China’s attitude towards the war in Vietnam leaves no doubt that the Maoists are willing to sacrifice the fate of entire peoples for the sake of their hegemonistic aims. They refuse to participate in the united anti-imperialist front, declaring that they "will on no account agree to concerted action”, that "thus it was, thus it is and thus it will always be”. More than that, they deliberately obstruct assistance to the Vietnamese people.

Many people realise now that the U.S.A. would never have dared to escalate the war in Vietnam had it not been for China’s stand. There is a direct connection between the escalation of the war in Vietnam and the fact that, while the Mao Tse-tung group confines itself to threats as far as U.S. imperialism is concerned, it actually opposes the Soviet Union, obstructs it and other socialist countries in their assistance to Vietnam, and endeavours in every possible way to prolong the conflict, hoping that it will grow into a world war.

Any initiative on peace talks, irrespective of its author, is immediately branded by Chinese propaganda as treachery and deceit. Every effort to bring peace to Vietnam, every attempt to extinguish the fire of war, is immediately declared "a conspiracy between the U.S.A. and the U.S.S.R. aimed at a Munich in the east".

The Maoists make no secret of the fact that their aim is to provoke a world conflagration. They say that, if the U.S.S.R. really wants to help Vietnam, "it should undertake something in the centre of Europe to tie down the U.S. forces there and help the national liberation forces in Vietnam”. What they really want is to provoke a clash between the Soviet Union and the U.S.A., to remain aloof from it themselves and, as the old Chinese proverb says, "to watch from the top of the mountain how the two tigers fight each other".

The attitude adopted by the Maoists towards the Israeli aggression against the Arab countries also removes all doubt about the desire of the Chinese adventurists to see the crisis in the Middle East grow into a world thermonuclear war. The Soviet Union, while giving comprehensive assistance to the Arab states in their struggle against imperialism, spared no effort to bring about an immediate ceasefire. Meanwhile, the Maoists have been thundering not against the imperialists, but against the Soviet Union and other socialist countries in an open attempt to drive a wedge between the Arab states and the socialist world system.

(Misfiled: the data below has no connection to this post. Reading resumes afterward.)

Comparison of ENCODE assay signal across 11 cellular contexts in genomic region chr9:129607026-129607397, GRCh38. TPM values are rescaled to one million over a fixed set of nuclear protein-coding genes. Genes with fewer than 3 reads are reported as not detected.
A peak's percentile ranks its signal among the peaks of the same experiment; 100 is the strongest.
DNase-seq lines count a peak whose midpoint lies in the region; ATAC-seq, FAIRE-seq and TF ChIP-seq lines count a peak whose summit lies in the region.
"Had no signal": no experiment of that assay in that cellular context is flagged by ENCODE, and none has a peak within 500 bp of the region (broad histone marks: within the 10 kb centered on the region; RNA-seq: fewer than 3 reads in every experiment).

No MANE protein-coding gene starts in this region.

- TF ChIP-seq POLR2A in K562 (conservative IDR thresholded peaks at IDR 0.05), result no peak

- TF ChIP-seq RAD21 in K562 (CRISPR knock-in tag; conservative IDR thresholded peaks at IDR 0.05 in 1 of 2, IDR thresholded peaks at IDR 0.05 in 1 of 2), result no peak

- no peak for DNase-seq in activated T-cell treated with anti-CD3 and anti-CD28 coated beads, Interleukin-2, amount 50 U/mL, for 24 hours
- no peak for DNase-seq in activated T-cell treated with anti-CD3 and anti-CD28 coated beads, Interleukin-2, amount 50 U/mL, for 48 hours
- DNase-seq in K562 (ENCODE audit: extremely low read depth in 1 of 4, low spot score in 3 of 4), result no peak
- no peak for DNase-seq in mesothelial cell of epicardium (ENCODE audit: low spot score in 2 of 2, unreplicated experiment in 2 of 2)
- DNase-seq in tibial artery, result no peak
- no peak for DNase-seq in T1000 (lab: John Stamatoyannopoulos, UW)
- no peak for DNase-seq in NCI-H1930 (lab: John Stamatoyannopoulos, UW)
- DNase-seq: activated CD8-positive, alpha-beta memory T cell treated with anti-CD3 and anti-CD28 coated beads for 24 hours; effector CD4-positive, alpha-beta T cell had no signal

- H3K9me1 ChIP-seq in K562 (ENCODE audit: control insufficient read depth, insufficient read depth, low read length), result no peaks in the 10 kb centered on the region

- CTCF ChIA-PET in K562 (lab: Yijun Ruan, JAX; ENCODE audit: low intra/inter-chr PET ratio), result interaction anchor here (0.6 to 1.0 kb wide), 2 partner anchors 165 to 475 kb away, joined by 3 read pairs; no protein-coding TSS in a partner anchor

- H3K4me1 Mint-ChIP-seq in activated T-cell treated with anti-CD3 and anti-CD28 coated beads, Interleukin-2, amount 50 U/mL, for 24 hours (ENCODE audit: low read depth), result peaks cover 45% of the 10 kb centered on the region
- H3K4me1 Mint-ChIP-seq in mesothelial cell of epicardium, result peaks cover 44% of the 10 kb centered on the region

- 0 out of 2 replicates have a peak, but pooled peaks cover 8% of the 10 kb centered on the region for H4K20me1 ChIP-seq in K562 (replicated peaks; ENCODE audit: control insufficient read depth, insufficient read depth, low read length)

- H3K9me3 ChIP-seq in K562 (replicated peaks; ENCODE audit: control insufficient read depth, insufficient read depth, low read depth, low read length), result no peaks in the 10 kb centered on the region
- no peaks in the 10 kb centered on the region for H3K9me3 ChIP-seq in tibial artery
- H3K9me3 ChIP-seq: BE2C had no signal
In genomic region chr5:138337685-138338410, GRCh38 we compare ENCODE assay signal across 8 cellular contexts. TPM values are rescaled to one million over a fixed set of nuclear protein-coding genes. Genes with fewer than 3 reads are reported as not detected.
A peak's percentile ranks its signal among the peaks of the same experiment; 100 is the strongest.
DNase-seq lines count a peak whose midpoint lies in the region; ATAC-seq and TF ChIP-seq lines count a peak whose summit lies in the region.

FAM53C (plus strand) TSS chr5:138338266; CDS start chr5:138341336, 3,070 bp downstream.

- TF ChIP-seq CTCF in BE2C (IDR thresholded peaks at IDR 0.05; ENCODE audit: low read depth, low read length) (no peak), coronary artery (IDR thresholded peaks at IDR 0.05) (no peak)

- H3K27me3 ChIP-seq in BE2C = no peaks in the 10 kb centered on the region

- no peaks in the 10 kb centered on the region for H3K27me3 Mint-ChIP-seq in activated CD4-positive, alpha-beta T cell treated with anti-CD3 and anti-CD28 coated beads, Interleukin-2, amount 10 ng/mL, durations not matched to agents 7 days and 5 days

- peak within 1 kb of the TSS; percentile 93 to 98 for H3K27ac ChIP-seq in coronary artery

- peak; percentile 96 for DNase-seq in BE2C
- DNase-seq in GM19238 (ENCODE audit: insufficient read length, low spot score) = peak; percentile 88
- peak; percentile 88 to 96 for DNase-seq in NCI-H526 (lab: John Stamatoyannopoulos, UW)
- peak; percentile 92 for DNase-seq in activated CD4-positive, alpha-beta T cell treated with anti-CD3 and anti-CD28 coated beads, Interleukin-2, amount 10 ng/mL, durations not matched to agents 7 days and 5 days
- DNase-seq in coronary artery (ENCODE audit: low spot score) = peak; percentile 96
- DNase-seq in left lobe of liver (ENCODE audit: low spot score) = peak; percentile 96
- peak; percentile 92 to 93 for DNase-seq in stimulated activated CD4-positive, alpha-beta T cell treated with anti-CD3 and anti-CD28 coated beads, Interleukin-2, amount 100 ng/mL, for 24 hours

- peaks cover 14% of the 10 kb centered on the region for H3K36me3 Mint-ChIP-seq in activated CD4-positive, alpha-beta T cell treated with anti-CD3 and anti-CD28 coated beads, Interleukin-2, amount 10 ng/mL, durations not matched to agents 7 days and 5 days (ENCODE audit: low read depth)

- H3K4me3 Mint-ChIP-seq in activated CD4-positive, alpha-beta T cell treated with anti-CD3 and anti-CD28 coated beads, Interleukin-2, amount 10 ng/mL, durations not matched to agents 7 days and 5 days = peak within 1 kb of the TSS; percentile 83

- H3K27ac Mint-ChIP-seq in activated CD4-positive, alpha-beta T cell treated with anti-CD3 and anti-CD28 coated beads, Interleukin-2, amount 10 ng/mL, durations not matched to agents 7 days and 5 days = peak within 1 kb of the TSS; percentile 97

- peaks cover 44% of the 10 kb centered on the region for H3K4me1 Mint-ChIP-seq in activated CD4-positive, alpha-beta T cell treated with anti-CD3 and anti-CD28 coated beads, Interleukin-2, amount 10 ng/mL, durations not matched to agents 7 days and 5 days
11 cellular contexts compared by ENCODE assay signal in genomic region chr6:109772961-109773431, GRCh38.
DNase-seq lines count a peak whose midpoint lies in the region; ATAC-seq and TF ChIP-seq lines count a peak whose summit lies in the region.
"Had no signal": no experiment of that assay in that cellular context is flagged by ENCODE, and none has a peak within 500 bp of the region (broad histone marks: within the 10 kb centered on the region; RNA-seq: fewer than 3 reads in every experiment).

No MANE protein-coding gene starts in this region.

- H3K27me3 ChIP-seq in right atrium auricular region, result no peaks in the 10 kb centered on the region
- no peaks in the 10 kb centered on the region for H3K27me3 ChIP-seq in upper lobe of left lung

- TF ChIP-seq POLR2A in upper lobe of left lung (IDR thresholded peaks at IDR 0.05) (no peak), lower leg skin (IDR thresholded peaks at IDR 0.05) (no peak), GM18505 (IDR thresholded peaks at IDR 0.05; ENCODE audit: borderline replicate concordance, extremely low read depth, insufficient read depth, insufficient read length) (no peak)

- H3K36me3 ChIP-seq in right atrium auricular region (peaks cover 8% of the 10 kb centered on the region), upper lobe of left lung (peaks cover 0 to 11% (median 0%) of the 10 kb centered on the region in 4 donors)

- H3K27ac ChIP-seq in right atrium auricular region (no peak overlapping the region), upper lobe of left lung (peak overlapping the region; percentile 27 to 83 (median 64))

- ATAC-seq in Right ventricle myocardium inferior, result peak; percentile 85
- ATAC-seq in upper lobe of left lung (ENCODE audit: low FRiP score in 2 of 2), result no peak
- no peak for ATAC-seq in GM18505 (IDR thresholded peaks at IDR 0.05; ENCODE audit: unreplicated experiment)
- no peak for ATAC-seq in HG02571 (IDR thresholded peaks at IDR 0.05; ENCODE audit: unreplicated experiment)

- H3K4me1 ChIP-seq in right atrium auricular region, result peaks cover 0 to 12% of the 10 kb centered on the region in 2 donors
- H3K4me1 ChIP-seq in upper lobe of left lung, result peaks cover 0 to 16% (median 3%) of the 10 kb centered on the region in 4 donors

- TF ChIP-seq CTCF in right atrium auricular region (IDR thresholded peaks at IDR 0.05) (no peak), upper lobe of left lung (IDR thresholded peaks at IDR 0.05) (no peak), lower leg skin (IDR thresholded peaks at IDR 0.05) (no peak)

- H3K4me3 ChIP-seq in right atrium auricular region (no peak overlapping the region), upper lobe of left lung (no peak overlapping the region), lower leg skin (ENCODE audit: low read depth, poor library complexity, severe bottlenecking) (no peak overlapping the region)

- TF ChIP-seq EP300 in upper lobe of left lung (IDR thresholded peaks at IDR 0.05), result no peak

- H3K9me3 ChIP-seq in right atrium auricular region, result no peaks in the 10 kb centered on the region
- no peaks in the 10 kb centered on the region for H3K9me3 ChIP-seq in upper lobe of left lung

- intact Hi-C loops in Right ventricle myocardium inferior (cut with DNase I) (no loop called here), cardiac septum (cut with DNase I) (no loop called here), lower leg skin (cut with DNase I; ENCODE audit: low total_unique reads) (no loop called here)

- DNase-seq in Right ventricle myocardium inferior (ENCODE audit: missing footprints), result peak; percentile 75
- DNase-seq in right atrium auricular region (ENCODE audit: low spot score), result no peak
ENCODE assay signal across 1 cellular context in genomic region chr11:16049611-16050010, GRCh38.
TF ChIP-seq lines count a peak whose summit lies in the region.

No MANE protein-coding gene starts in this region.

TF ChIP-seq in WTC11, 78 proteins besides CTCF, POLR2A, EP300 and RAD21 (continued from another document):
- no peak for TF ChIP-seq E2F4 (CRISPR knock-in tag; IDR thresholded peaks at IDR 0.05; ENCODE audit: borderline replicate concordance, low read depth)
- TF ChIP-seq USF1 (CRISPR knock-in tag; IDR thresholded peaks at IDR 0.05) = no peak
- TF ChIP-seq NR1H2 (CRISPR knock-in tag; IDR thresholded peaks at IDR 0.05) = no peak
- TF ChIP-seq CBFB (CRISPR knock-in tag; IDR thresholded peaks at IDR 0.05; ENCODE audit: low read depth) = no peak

Having launched their regular smear campaign against the U.S.S.R., the Maoists took no pains to conceal their desire for the Soviet Union to unleash a war immediately in Europe or, still better, to use its thermonuclear arsenal in defence of the Arabs.

Whatever happens in the world, the Maoist agents in all countries raise a hue and cry about the Soviet Union’s lack of revolutionism.

The Spanish Communist Party’s Mundo Obrero recently had some witty things to say about 109 such people in an article entitled "What Is the Soviet Union Doing?" Here is an extract from it:

“If there is a fascist coup in Greece these madmen scream: ’And what is the Soviet Union doing?’ If the Americans escalate the war in Vietnam—it is the same old song. . . .

“According to this simplified logic, the Soviet Union is to blame for all the mistakes and failures of the revolutionary forces anywhere in the world. What it comes to is that the U.S.S.R. has to make revolutions for all peoples or to wage liberation wars on their behalf . . . that any party or group finding itself in an embarrassing position is entitled to draw the Soviet Union into a world thermonuclear war to help it overcome its difficulties.

“Actually, the reproach ’What is the Soviet Union doing?’ is becoming a very convenient excuse by which all ’impatient’ people and snobs try to justify their passivity, cowardice or impotence."

The newspaper justly concludes that all this is grist to the imperialist mill.

Every attempt to ease international tension is immediately proclaimed by the Maoists a crime against the world revolution. In 1959, Mao Tsetung said at the meeting with the leaders of the Latin American Communist Parties: "None of you should fear international tension. I, for one, favour international tension." [109•1 His audience, hearing this from a person who claims to be a Marxist, thought that there must be some sort of a mistake. But Mao’s subsequent foreign policy 110 left little doubt about his desire to keep the world constantly on the brink of war.

As the Mao group’s foreign policy isolated China ever more and undermined her international prestige, while their domestic policy continually heaped up difficulties, the Peking leadership began to stake more and more openly on war. The explosions of Chinese atomic bombs v/ere the signal for military hysteria in the country. The Maoists now declare that the prospect of socialism in China depends directly on the victory of the world revolution. It appears that all China’s problems, all her internal contradictions can be solved only if and when "the banner of Mao Tse-tung’s ideas flutters over the entire planet".